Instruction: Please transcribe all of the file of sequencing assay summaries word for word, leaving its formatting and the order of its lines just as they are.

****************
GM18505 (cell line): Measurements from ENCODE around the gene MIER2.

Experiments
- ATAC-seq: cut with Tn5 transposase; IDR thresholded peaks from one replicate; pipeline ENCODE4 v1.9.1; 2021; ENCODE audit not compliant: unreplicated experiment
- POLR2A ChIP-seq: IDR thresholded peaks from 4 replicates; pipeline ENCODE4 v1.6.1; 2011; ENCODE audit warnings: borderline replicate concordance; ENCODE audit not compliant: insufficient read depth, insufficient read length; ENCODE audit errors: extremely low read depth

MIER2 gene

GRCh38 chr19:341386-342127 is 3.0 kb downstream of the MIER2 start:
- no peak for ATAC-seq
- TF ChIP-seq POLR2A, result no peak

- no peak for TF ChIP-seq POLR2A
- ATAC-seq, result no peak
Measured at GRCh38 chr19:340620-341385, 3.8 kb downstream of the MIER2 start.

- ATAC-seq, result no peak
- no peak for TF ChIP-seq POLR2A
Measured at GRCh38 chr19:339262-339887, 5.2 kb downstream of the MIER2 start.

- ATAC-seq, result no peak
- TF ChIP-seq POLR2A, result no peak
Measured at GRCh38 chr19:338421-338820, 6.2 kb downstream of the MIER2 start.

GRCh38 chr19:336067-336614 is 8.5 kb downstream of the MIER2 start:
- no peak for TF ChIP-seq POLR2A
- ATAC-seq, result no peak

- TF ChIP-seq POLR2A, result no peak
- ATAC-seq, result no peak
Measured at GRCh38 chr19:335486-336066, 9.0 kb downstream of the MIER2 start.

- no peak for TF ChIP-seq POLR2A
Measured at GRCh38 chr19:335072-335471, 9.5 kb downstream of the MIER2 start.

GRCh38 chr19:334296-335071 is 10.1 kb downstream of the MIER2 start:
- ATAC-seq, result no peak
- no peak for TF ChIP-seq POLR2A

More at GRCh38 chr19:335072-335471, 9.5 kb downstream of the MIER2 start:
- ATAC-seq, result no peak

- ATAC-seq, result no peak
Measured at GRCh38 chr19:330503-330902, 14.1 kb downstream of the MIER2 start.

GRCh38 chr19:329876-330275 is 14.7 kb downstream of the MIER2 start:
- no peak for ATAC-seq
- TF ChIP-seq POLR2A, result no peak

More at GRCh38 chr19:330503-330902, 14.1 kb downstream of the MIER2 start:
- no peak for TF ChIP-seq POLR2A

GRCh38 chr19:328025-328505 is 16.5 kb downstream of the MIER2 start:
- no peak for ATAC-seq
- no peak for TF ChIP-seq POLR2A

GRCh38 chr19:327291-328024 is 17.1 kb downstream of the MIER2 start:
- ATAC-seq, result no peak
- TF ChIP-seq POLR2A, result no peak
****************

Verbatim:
GM18505 (cell line): Measurements from ENCODE around the gene MIER2.

Experiments
- ATAC-seq: cut with Tn5 transposase; IDR thresholded peaks from one replicate; pipeline ENCODE4 v1.9.1; 2021; ENCODE audit not compliant: unreplicated experiment
- POLR2A ChIP-seq: IDR thresholded peaks from 4 replicates; pipeline ENCODE4 v1.6.1; 2011; ENCODE audit warnings: borderline replicate concordance; ENCODE audit not compliant: insufficient read depth, insufficient read length; ENCODE audit errors: extremely low read depth

MIER2 gene

GRCh38 chr19:341386-342127 is 3.0 kb downstream of the MIER2 start:
- no peak for ATAC-seq
- TF ChIP-seq POLR2A, result no peak

- no peak for TF ChIP-seq POLR2A
- ATAC-seq, result no peak
Measured at GRCh38 chr19:340620-341385, 3.8 kb downstream of the MIER2 start.

- ATAC-seq, result no peak
- no peak for TF ChIP-seq POLR2A
Measured at GRCh38 chr19:339262-339887, 5.2 kb downstream of the MIER2 start.

- ATAC-seq, result no peak
- TF ChIP-seq POLR2A, result no peak
Measured at GRCh38 chr19:338421-338820, 6.2 kb downstream of the MIER2 start.

GRCh38 chr19:336067-336614 is 8.5 kb downstream of the MIER2 start:
- no peak for TF ChIP-seq POLR2A
- ATAC-seq, result no peak

- TF ChIP-seq POLR2A, result no peak
- ATAC-seq, result no peak
Measured at GRCh38 chr19:335486-336066, 9.0 kb downstream of the MIER2 start.

- no peak for TF ChIP-seq POLR2A
Measured at GRCh38 chr19:335072-335471, 9.5 kb downstream of the MIER2 start.

GRCh38 chr19:334296-335071 is 10.1 kb downstream of the MIER2 start:
- ATAC-seq, result no peak
- no peak for TF ChIP-seq POLR2A

More at GRCh38 chr19:335072-335471, 9.5 kb downstream of the MIER2 start:
- ATAC-seq, result no peak

- ATAC-seq, result no peak
Measured at GRCh38 chr19:330503-330902, 14.1 kb downstream of the MIER2 start.

GRCh38 chr19:329876-330275 is 14.7 kb downstream of the MIER2 start:
- no peak for ATAC-seq
- TF ChIP-seq POLR2A, result no peak

More at GRCh38 chr19:330503-330902, 14.1 kb downstream of the MIER2 start:
- no peak for TF ChIP-seq POLR2A

GRCh38 chr19:328025-328505 is 16.5 kb downstream of the MIER2 start:
- no peak for ATAC-seq
- no peak for TF ChIP-seq POLR2A

GRCh38 chr19:327291-328024 is 17.1 kb downstream of the MIER2 start:
- ATAC-seq, result no peak
- TF ChIP-seq POLR2A, result no peak